Runes are letters in an ancient Germanic alphabet used from about 150 to 1100 CE, prior to the common usage of the Latin alphabet. The word ‘rune’ is thought to come from a Middle English word that means “secret writing”.
Runes are also known as futhark/fuþark or futhorc/fuþorc based on the first six letters of the runic alphabet. The three best-known runic alphabets are the Elder Futhark (Norse, Germanic tribes, c. 150–800), the Anglo-Saxon Futhorc (c. 400–1100), and the Younger Futhark (Scandinavian modification c. 800–1100).
The runes are broken into three groups of eight, called aett (aettir), meaning ‘family’. The First Aett is also known as Freyja’s Aett, the Second as Heimdall’s Aett, the Third as Tyr’s Aett.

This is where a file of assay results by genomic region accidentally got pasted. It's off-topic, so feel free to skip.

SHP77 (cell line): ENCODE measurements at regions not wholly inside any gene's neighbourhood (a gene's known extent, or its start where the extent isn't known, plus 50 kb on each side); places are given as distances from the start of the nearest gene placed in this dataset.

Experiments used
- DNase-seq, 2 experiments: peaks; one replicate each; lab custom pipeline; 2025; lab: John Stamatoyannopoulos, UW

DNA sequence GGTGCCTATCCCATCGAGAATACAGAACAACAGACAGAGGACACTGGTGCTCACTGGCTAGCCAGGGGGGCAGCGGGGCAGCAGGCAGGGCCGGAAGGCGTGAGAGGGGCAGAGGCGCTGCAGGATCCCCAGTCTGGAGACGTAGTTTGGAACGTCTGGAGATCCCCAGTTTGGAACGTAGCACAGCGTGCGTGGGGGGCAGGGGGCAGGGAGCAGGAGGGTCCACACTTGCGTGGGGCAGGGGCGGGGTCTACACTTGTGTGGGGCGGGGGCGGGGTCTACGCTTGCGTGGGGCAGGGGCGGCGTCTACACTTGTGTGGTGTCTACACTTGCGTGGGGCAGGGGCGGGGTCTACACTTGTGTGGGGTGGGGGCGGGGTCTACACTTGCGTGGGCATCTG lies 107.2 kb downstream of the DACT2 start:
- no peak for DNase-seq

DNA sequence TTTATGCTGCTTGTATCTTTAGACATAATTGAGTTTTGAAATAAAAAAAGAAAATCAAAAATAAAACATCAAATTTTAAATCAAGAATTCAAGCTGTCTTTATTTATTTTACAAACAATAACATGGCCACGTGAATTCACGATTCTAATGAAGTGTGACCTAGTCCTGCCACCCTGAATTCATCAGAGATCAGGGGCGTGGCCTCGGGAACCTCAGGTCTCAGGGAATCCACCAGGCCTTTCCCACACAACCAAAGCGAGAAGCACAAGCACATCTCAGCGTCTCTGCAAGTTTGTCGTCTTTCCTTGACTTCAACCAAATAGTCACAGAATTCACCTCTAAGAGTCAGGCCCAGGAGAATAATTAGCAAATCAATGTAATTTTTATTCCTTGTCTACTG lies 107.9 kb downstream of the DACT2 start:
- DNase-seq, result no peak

In Norse mythology, it is thought that Odin hung upside down from a tree for nine days, after which he learned the secret of the runes and became their master (translated from the poem Havamal in the Poetic Edda).
Since each letter has a specific meaning, runes are also used in divination and magick. Cunningham says that “runes are symbols that, when drawn, painted, traced, carved or visualized, release specific energies”. Runes are commonly drawn or carved on wood, clay, stone or other natural objects.
Modern day rune sets are made out of 24 letters, 25 if you include the blank or Wyrd rune, which symbolizes fate or the unknown.
© A Year And A Day (2012)